What is a Mechanical Engineering Degree?
If you are interested in math, science and all things moving parts, mechanical engineering could be for you. Pursuing a degree in mechanical engineering goes a step further, showing potential employers that you are both interested in mechanics and qualified to work with their moving parts.
With a mechanical engineering degree, you will learn a variety of things that can help you specialize in what you truly enjoy, including:
- The design and manufacture of small individual parts and machines
- The design and manufacture of large systems and machines
- How to take a product from an idea to the marketplace
- The understanding of how exterior forces and the thermal environment affect a product and its parts
- How to design a product to best deal with those external forces and thermal environments
- How to design products for optimum functionality and aesthetics
- The best way to manufacture products so they are reliable
- How to analyze and design systems and objects with motion
These are skills that are required for almost everything that is manufactured. Because of this, the mechanical engineering field is quite broad and diverse, more so than any of the other engineering specialties and disciplines. A degree in this field will allow you to work in a variety of areas, including the automotive industry, aerospace, biotechnology, computers, electronics, energy conservation, environmental control, automation, microelectromechanical industries, and manufacturing of all kinds (including machine tools, microfabrication, and prototyping).
Career Opportunities for Mechanical Engineers
A mechanical engineer can work anywhere from the local auto shop to NASA. And, individuals with a Mechanical Engineering degree are always in demand, as manufacturers are key to the product development process.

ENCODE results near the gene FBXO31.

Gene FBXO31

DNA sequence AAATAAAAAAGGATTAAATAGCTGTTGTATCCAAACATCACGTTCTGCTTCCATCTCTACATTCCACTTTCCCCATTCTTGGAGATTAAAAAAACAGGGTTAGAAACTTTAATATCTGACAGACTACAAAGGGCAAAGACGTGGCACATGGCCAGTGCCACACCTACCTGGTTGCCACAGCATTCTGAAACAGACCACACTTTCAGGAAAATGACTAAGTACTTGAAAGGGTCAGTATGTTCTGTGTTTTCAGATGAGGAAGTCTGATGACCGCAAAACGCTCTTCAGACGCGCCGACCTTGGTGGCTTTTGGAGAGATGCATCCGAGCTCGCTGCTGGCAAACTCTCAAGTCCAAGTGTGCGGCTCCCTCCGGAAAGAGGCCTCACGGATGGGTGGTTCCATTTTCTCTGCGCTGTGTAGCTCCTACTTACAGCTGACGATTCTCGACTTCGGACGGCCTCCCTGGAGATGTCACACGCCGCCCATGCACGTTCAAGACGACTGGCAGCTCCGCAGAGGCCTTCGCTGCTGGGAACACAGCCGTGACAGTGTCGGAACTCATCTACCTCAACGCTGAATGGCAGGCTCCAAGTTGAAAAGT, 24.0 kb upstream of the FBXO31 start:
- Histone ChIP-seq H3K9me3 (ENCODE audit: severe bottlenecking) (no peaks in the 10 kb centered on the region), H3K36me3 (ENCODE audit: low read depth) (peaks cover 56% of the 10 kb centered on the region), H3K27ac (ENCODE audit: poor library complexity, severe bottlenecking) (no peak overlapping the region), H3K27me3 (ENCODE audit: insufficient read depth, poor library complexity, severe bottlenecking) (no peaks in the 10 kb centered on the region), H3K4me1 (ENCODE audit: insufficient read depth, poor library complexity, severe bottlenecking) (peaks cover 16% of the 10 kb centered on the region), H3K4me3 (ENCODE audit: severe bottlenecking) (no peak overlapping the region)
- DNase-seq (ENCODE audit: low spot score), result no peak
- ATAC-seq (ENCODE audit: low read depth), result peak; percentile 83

Those who have the appropriate degree will also have a broad choice of roles to play in the workforce. To put it in perspective, the American Society of Mechanical Engineers currently lists 36 divisions of work in the field, and that number is increasing as technology evolves. Accordingly, you can specialize in several sub-areas with your degree, such as:
- Energy conversion
- Laser-assisted materials processing
- Cartilage-tissue engineering
- Heat transfer control
- Fracture mechanics
- Microfluid devices
- Micropower generation
- Tribology (the study of friction and wear)
- Waste engineering
- Textile engineering
- Aerospace engineering
Mechanical engineering is an in-demand field among employers, and is expected to continue to be. According to the Bureau of Labor Statistics, the job market for mechanical engineers is expected to grow from nine to 10 percent between 2016 and 2026. This is as swift as the growth average for all occupations.
Right now, the median average beginning salary for a mechanical engineer is $87,370, or about $42 an hour. Usually, all that is needed to enter the field is a Bachelor’s degree in Mechanical Engineering. Entry level positions would then lead to promotions and even higher pay. However, the median starting salary for mechanical engineers is far above the average for most other professions. Those who choose this career path will find themselves making a good income from the beginning.
With the job security involved in this field and the high median starting salary, mechanical engineering offers bright futures to those who pursue it. The job market for mechanical engineers is only expected to become more robust, so now is the time to begin a career in this lucrative field.
Career Paths for Mechanical Engineers
The possible career paths open to those with a mechanical engineering degree are almost limitless. You will find a need for mechanical engineers in almost every profession. Even the entertainment industry requires engineers to work with special effects and other elements of TV and movie sets. Government at all levels requires mechanical engineers to keep cities and states operating smoothly.
Some of the most common career paths for mechanical engineers include: